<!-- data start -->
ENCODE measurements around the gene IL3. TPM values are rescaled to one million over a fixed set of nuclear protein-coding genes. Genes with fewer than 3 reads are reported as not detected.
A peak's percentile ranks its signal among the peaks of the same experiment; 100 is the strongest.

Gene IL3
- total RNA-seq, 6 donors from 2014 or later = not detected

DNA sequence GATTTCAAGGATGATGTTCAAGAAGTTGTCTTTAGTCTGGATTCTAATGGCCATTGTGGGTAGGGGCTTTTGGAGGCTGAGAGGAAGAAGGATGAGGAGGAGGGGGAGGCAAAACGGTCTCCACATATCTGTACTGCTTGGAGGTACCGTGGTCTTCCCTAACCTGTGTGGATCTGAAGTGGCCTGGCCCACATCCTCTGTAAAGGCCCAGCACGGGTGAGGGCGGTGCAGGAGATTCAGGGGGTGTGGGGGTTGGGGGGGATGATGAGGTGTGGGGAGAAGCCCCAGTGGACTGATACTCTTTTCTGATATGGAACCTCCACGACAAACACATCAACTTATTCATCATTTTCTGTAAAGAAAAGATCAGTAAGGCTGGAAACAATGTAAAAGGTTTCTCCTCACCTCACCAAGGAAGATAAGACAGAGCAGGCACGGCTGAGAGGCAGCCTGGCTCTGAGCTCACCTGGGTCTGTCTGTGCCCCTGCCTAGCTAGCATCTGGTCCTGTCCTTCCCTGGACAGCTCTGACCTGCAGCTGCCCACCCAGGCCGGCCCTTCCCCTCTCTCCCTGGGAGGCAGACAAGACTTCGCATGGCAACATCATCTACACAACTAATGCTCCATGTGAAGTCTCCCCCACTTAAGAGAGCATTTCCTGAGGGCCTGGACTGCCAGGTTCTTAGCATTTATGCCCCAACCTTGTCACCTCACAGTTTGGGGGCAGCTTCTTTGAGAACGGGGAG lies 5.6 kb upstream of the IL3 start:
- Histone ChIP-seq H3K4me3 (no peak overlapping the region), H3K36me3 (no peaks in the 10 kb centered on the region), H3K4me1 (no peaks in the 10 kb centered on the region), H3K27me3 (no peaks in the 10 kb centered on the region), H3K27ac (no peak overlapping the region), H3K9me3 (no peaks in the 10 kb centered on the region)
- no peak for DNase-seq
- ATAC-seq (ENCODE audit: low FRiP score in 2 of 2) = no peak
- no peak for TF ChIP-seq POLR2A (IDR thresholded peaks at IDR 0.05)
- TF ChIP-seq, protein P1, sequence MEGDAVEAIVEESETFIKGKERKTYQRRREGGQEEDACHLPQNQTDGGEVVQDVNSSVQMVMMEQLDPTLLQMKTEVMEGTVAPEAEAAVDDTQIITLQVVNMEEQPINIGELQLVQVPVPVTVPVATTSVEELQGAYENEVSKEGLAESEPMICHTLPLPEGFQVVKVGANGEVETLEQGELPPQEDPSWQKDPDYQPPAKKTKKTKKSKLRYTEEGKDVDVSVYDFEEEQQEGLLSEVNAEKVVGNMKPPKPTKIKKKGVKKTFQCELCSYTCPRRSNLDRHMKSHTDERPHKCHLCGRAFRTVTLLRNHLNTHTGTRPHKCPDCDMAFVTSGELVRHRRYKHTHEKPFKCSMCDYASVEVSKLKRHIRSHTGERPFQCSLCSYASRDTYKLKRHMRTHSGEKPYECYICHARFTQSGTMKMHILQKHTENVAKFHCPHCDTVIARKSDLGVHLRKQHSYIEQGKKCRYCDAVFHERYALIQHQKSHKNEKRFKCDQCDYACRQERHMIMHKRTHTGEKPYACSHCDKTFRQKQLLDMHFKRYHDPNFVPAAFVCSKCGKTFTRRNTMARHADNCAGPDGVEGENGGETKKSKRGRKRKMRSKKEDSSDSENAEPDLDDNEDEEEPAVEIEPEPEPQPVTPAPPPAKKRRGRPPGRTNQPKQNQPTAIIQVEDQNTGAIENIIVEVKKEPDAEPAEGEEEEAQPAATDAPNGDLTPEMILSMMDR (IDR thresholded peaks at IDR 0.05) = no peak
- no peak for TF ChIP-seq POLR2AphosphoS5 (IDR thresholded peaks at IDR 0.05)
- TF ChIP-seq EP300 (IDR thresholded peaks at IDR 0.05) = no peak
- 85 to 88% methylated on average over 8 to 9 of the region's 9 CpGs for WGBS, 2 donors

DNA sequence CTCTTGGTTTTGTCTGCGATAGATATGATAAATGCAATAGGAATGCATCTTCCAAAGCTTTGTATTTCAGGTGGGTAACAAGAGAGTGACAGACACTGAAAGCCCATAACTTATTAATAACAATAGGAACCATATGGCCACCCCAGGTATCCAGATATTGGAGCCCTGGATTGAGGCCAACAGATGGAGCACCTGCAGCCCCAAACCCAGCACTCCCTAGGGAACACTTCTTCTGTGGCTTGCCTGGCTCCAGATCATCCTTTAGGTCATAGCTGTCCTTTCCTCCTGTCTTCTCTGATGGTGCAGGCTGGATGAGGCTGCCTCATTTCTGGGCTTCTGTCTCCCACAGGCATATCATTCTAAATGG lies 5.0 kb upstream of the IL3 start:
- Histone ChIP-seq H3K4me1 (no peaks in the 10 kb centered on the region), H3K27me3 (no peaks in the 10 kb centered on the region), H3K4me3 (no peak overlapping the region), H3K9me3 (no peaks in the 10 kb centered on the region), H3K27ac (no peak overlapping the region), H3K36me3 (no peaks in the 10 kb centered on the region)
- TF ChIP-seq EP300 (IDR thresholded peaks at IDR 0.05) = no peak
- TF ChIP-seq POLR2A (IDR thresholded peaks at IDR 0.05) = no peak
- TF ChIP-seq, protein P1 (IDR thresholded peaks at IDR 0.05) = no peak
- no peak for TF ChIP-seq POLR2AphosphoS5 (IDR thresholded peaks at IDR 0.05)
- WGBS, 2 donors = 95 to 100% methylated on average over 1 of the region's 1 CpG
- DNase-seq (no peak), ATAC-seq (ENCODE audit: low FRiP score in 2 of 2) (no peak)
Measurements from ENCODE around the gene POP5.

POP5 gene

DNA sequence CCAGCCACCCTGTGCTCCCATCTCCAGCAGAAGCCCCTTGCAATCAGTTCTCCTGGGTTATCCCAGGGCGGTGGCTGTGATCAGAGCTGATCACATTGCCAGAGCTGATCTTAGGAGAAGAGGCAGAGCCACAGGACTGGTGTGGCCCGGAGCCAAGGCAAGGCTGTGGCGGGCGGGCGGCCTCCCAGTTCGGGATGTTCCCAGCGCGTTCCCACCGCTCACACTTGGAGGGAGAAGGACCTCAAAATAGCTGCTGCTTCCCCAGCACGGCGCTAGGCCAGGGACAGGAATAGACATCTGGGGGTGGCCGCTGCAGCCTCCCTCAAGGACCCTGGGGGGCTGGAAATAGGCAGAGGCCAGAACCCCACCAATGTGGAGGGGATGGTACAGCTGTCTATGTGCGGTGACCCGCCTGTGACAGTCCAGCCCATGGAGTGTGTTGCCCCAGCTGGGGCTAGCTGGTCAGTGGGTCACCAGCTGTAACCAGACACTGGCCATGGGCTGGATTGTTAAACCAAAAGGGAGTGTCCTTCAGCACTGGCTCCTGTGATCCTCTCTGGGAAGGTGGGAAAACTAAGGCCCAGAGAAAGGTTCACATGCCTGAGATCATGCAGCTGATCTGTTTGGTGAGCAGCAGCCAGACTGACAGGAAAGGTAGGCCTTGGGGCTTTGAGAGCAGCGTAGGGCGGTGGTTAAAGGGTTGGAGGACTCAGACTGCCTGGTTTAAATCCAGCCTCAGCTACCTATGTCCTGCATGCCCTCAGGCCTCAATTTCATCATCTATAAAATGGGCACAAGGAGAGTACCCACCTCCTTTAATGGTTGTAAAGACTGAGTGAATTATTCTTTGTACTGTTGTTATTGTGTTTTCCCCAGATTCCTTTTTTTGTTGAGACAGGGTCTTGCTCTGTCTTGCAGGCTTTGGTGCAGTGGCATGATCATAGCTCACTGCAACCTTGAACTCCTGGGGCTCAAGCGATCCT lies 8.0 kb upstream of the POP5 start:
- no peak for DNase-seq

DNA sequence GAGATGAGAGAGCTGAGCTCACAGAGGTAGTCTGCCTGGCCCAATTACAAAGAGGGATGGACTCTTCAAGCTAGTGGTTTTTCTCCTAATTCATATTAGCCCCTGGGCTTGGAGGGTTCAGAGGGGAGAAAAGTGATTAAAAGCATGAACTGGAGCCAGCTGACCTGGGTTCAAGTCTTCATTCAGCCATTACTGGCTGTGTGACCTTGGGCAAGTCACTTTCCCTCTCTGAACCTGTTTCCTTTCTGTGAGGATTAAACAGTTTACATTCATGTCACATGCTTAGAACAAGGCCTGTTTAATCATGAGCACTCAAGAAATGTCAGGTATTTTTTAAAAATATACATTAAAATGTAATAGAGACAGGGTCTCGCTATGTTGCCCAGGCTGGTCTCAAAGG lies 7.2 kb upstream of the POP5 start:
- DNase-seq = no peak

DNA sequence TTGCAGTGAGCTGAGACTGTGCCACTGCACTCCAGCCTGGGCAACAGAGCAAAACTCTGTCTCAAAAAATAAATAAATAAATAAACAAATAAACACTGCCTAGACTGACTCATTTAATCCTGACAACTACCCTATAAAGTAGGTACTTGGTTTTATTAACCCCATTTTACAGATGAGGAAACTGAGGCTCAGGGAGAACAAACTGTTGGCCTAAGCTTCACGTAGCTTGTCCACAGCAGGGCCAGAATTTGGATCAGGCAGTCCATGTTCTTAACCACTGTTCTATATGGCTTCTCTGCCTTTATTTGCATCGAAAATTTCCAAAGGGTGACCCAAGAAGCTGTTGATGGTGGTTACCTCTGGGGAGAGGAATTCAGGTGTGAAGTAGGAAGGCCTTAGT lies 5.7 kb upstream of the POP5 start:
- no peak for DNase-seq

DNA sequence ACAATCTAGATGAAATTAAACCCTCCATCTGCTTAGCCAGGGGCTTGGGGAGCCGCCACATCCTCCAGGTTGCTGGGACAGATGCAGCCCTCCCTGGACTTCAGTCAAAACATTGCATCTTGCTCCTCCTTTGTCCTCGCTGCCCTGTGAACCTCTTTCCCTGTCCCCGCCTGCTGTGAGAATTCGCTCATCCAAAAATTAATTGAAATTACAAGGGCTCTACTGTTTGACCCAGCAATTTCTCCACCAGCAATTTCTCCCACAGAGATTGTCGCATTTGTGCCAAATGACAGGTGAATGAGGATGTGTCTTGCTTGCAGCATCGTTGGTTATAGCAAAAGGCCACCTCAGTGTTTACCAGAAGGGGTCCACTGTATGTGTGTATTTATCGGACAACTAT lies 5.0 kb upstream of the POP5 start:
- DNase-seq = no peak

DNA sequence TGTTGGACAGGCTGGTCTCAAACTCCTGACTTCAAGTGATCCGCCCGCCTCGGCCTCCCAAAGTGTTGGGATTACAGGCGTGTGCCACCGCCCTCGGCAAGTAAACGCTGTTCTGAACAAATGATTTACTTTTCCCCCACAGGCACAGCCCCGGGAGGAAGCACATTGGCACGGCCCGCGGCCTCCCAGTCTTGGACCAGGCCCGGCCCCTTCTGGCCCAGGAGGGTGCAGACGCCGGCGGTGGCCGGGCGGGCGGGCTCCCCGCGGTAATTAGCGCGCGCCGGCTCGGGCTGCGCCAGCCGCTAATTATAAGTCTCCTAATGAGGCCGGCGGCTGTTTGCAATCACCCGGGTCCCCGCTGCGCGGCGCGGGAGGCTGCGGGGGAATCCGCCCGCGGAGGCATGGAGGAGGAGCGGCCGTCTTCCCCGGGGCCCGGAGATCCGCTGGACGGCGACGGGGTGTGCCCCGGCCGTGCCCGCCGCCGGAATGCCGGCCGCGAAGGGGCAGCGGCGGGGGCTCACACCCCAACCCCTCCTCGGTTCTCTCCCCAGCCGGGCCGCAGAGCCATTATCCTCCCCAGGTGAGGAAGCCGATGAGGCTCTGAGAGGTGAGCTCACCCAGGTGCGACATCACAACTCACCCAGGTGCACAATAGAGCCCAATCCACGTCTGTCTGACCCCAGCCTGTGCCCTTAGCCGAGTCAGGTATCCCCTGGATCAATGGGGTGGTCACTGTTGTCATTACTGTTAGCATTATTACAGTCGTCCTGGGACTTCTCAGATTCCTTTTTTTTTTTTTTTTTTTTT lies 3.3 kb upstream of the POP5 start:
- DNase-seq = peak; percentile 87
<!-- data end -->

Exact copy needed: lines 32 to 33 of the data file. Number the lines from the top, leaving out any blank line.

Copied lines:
DNA sequence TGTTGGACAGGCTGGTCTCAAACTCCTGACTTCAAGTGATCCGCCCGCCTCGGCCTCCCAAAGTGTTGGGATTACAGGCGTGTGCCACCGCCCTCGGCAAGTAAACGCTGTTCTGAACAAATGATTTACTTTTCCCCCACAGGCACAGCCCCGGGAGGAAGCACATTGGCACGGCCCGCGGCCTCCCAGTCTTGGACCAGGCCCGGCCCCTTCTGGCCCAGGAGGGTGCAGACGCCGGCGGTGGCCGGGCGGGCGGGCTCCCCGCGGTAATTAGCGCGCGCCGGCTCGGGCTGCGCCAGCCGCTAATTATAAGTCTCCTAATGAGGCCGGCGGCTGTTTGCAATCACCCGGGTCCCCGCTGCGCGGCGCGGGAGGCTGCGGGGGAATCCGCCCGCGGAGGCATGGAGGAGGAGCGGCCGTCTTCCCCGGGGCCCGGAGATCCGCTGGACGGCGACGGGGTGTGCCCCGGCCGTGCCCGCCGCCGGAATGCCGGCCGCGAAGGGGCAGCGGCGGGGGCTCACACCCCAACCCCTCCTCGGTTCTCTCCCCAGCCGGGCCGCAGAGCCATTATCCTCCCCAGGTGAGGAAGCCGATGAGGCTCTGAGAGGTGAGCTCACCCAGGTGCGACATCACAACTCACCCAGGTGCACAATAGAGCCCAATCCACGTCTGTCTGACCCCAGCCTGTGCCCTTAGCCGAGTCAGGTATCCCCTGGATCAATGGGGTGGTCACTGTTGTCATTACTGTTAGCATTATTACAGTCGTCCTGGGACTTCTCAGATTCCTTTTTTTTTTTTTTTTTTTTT lies 3.3 kb upstream of the POP5 start:
- DNase-seq = peak; percentile 87